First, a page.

When the head protrudes forward the muscles in the back of the neck become tight and when this condition is chronic scar tissue can develop. The muscles in the front become stretched and start to weaken. This is why most individuals with FHP can not touch their chin to their chest. So if you are dealing with disc-like symptoms or FHP the exercises here may be beneficial to you.

Yours in health,

Dr. Justin Hildebrand

Active Care Rehab

Lumbar Disc Injury Prevention

The low back consist of five lumbar vertebrae and the sacrum or “tail” bone. Between these vertebrae are discs that act as ligaments and allow the spine to be flexible. A disc is a little like a jelly donut, with a softer center encased within a tougher exterior. When the discs become irritate they can begin to migrate posterior or backwards and cause pain. When the disc migrates it can become a bulge or herniation.

Many factors play a role in disc herniation. The most common are flat-back posture (plumber’s crack), prolonged sitting, working in a slumped position, and incorrect lifting/bending posture. All of these factors place increased pressure on the disc and can lead to irritation and possible herniation.

The symptoms of disc irritation or herniation are pain in the low back, buttock or hip (most common) and radiating pain down one leg. Pain is generally worse in the morning and subsides with movement, increases with sitting or driving, and is irritated with changing of position such as sitting to a standing and rolling over in bed.

According to the Mayo Clinic “Conservative treatment… relieves symptoms in nine out of 10 people with a herniated disk. Many people get better in a mo

http://www.jandacrossedsyndromes.com/
http://www.jandacrossedsyndromes.com/

nth or two with conservative treatment.” Treatments consist of correcting seated posture, adjusting activities of daily living, corrective exercise, and treating dysfunctions with manipulation, Active Release, and anti-inflammatory nutrition.

The classic disc presents with the symptoms: pain in the low back and/or buttocks area that may or may not travel down one leg. The pain is generally in the SI joint or back of the hip. It will increase with sitting or being slumped over.

The disc patient generally has a flat low back and tight posterior muscles. The hamstrings are tight so the patient can not generally bend down and touch their toes easily and the “piriformis” muscles are tight so sitting in a cross legged position is not comfortable. This presentation generally looks as if the back is rounded and the buttocks is clinched while standing.

Most disc presentations state “I just bent over to pick something up and had pain in my back.” Repetitive flexion (bending) or rotation movements set up the low back for injury.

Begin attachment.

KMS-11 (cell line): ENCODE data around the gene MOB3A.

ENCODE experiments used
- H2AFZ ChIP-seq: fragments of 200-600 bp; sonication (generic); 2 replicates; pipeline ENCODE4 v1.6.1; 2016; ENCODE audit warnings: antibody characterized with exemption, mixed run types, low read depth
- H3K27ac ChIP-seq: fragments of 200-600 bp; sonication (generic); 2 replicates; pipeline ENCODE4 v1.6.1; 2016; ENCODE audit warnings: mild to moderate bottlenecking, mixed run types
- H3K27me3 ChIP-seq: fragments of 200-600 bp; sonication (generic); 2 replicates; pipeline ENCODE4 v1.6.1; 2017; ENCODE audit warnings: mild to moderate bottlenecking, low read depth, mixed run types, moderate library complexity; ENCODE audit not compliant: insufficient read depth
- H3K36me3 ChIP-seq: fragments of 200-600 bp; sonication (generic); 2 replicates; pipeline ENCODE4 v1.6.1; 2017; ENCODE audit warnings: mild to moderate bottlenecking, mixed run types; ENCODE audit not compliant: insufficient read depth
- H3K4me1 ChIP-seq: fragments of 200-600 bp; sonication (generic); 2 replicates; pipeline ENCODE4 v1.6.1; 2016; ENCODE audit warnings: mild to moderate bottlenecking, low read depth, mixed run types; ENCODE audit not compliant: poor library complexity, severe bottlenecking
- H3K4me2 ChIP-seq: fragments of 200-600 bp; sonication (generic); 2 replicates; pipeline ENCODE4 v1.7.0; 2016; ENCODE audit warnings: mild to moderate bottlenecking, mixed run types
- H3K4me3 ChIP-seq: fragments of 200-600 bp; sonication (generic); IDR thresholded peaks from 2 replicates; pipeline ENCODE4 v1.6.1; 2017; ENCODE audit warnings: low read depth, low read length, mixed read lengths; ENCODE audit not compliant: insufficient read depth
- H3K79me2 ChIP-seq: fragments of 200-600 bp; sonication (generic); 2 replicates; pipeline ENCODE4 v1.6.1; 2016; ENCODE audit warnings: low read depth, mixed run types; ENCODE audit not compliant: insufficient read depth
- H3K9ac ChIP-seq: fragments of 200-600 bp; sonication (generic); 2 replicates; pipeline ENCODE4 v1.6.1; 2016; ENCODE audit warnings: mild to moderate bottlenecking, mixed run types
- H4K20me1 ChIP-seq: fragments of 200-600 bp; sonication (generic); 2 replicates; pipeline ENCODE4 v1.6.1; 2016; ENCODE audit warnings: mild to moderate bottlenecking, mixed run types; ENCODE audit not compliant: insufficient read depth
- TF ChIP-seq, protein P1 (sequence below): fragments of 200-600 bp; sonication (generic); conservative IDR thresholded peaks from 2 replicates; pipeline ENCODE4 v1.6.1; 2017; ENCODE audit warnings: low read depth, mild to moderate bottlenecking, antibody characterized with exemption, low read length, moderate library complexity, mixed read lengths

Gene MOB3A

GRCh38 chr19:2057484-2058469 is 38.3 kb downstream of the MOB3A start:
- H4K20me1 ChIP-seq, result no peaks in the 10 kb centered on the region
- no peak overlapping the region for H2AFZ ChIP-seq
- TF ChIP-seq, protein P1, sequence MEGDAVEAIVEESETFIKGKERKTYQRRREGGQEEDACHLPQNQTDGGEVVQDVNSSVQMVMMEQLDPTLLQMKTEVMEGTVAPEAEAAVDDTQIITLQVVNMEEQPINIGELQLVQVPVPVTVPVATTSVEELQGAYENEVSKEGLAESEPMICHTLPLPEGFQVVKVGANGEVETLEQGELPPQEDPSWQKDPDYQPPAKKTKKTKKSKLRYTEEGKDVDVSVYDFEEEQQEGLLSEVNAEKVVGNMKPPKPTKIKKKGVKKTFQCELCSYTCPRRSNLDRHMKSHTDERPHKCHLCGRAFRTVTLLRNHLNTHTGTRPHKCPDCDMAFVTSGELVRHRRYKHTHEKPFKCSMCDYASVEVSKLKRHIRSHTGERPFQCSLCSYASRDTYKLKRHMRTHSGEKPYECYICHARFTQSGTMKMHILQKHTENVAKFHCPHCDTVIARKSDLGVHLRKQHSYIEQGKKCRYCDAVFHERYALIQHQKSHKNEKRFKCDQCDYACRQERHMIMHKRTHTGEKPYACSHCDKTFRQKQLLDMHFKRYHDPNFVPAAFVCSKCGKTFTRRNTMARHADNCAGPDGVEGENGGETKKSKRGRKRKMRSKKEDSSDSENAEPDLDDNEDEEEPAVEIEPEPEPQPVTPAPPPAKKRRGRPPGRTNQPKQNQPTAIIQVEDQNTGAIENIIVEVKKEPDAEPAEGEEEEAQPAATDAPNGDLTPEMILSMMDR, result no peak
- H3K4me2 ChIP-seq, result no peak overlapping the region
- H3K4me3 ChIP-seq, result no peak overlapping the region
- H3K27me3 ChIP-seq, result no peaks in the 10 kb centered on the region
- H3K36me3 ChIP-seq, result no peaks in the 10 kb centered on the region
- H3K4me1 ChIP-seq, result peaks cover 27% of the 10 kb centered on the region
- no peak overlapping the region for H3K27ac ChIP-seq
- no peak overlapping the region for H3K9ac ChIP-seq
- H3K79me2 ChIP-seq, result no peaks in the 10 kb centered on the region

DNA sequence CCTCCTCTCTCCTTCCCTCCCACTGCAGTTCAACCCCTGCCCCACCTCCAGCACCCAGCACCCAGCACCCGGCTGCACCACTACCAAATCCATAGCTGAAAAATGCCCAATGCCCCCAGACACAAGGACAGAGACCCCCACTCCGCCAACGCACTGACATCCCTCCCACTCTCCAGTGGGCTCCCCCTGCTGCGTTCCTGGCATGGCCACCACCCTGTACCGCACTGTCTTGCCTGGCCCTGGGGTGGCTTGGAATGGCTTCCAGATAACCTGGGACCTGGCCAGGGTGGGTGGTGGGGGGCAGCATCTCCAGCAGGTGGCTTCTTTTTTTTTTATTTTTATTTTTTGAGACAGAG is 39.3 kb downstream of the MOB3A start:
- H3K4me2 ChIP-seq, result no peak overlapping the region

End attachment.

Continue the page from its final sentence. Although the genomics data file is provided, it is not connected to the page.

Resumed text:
So if you are dealing with disc-like symptoms click here to see rehab exercises.

Yours in health,

Dr. Justin Hildebrand

Active Care Rehab

Winter Conditioning and Proper Breathing

tredmillWith Midwest winter weather upon us, many people will be transitioning to more indoor workouts and training. One downfall to being active is that the weather does not always allow us to get our activity in year round. If you are a competitive runner, a weekend warrior or a person that enjoys a nice walk or bike ride through the neighborhood the snow and cold can keep you inside and bundled up.

Although a nice warm cup of hot chocolate or hard cider sounds cozy on a frigid winter day, we still have to find ways to keep our bodies healthy and in shape. Many choose alternatives to being outside and exercising such as running or walking on a treadmill and riding a stationary bike. These great pieces of exercise equipment help keep ones cardiovascular system in shape but can lead to injuries when heading back to the road or trail when the weather allows.

Using a treadmill or stationary bike does not engage the glute and ankle muscles like their road counterparts. While your endurance may not decline during the winter months, one’s hip and ankle stability generally does. It becomes more important to start a core/glute and ankle strengthening program and working on generally flexibility so that when your competitive season begins or take to the outdoors again you are ready for action.

When working on core strengthening it is important to also include breathing techniques. Improper respiration can aid in many dysfunctions and the development in pain. Many of us hold our stomachs tight to appear to be smaller than we are. Doing this blocks the diaphragm and does not let it push downward when we inhale. This decreases the strength of the protective muscles of the spine and hips.

When the diaphragm can not fall properly, other muscles have to assist in rib expansion. The neck and shoulder muscles pull the ribs upward, instead of them moving downward and out. This type of respiration can lead to shoulder and neck pain along with headaches. The lower extremity muscles than have too help stabilize the spine instead of the hips or pelvis. This shift in stability can increase to the risk to many injuries.

http://www.dynamicchiropractic.com/mpacms/dc/article.php?id=55399
http://www.dynamicchiropractic.com/mpacms/dc/article.php?id=55399

Long term improper breathing can lead to overuse injuries and syndromes in the spine and extremities. Over using the neck and shoulder muscles can cause tendinitis in the shoulder and below, nerve entrapments that mimic carpal tunnel, and disc injuries in the spine.

Click here see exercises that help correct your breathing.

Your in health,

Dr. Justin Hildebrand